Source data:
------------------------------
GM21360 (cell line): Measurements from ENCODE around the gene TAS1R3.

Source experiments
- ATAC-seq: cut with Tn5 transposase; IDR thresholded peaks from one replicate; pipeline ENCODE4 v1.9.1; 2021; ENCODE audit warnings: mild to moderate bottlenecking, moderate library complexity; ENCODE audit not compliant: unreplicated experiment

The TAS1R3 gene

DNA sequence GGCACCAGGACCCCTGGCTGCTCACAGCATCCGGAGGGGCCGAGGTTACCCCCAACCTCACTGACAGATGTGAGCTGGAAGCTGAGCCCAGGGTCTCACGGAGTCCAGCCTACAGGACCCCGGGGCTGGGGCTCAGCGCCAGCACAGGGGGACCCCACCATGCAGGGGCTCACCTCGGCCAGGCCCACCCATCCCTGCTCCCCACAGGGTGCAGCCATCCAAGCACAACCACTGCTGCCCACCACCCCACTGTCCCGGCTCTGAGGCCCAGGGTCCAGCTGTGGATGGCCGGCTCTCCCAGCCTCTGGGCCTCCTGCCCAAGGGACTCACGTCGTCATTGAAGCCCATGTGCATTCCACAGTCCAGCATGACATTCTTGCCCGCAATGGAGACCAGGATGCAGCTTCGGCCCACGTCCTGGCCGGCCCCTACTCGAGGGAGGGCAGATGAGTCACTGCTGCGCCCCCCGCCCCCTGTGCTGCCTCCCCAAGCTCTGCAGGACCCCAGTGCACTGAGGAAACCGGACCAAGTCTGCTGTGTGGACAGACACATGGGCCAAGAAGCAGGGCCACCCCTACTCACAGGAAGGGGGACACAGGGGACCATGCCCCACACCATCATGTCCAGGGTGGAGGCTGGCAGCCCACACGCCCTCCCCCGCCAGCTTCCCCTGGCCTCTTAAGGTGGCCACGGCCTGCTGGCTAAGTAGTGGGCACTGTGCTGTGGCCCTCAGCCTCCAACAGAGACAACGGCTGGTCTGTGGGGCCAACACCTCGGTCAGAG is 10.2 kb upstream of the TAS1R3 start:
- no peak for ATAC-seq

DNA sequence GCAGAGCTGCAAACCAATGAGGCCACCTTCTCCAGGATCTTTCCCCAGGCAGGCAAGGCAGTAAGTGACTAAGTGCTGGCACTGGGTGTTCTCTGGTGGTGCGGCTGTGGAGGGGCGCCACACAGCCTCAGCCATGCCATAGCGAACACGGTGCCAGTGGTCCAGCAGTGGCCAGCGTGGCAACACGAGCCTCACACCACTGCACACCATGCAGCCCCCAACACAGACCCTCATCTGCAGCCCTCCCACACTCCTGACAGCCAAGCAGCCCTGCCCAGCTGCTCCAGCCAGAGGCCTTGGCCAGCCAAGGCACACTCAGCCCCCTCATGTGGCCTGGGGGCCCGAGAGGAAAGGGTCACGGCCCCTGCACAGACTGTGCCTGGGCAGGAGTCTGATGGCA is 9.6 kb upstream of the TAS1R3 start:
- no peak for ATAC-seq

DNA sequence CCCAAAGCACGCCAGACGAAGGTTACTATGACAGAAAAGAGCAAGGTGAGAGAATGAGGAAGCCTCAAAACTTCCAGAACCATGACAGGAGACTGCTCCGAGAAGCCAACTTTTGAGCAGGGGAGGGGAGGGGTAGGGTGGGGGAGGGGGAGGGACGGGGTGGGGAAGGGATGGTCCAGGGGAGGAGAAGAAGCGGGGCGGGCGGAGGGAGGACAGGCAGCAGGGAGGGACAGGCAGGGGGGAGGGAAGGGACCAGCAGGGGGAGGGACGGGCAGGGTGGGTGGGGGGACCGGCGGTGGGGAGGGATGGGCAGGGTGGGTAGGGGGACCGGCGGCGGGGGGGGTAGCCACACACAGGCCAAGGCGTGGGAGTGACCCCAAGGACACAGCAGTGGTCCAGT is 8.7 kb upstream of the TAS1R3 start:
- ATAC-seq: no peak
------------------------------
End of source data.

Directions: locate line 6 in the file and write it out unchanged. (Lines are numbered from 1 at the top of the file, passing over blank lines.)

- no peak for ATAC-seq